Bacon, the answer to hangovers. Photo: Getty Images
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Felicity Cloake: Hangover cures shouldn’t involve further suffering

In the spirit of festive generosity I would like to offer a helping hand when it comes to surviving the onslaught of hot plonk. Here, food, as in so many situations, is your friend.

Tis the season to be jolly, as the old song has it, and though there’s barely a dent in the Advent calendar, the sticky scent of mulled wine already hangs over the nation like a festive fug. Angels are old news. In Britain, we prefer to herald the Messiah with booze and, for most of us, the Christmas party season is now in full swing.

I won’t dwell on the catering, which will be disappointing however good you’ve been this year, but in the spirit of festive generosity I would like to offer a helping hand when it comes to surviving the onslaught of hot plonk. Here, food, as in so many situations, is your friend.

Instead of “preloading” (as I believe the young folk call it) with drinks while getting ready, try to channel your mother and have a proper meal before going out – or at least a helping of something fatty to slow down the rate at which alcohol enters your system. In parts of Africa, this would be a spoonful of peanut butter and the Mediterranean region tends to prefer olive oil but you could do worse than a sneaky glug of milk from the office fridge.

Drawing a discreet veil over events at the party buffet and quietly passing over the ill-advised doner stop on the way home, we move on to the next morning, when food really comes into its own – if you can stomach it, that is. You should at least try. Eating will speed up your metabolism, allowing your body to process the alcohol more quickly. Carbohydrates are a good bet for restoring depleted sugar levels, while protein will make up for some of the damage done in your brain – which is all the excuse you need for a fry-up.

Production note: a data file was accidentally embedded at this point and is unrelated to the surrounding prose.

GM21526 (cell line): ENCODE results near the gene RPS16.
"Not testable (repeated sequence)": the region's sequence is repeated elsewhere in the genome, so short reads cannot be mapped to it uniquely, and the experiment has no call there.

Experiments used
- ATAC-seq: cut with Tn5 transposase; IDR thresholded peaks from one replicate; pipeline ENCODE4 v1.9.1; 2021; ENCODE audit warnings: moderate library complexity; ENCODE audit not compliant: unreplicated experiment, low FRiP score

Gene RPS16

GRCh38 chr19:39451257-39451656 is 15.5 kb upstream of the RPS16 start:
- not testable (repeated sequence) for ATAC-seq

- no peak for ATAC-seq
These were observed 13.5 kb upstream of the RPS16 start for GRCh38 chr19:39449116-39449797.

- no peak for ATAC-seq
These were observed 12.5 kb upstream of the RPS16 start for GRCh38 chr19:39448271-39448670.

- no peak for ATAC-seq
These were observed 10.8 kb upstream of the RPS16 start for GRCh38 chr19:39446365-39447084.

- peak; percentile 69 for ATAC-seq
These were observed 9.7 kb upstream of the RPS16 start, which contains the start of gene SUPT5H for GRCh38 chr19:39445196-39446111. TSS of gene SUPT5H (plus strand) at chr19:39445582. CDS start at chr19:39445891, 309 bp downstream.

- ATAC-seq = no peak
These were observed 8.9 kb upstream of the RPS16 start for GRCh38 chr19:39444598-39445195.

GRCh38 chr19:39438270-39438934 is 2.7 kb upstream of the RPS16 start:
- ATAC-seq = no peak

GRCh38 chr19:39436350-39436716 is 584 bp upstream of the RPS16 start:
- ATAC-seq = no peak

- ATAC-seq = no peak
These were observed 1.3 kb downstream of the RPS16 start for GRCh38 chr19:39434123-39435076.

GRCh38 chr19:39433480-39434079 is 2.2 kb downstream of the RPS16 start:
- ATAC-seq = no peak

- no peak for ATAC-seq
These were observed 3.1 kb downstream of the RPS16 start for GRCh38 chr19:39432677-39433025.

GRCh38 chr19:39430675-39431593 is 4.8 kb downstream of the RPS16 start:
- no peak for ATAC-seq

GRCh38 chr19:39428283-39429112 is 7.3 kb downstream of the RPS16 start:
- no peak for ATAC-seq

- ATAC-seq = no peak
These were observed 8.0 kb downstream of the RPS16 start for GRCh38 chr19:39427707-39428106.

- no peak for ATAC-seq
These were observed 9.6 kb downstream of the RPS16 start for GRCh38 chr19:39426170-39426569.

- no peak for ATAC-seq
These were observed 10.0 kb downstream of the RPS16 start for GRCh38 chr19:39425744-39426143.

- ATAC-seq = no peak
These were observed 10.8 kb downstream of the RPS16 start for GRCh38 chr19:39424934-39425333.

However, a full English is not the only option. Indeed, the Roman sage Pliny the Elder swore by fried canaries and raw owl’s eggs, which is along the same basic lines, though it might raise a few eyebrows at your local caff.

Soup, one of the last dishes I’d rely upon in extremis, is strangely popular around the world, with tripe featuring surprisingly widely, especially in south-eastern Europe and Turkey. Head north, and sour pickle-based broths are preferred – counterintuitive, perhaps, but not as actively unpleasant as the rabbit-poo tea brewed up by American cowboys after a hard night round the campfire.

Dishes that actively stick two fingers up at one’s gag reflex are more common than seems entirely wise in the circumstances. Pickled sheep’s eyes in tomato sauce were once all the rage in Mongolia, while Korea still considers spicy broths gingered up with hunks of spine and congealed blood just the ticket for a dicky tummy.

Filipinos swear by fertilised duck eggs complete with bonus feathery foetus and Sicilians are said to have traditionally restored their machismo with a dried bull’s penis (though these days, like many Italians, they mostly stick to an espresso and a cigarette).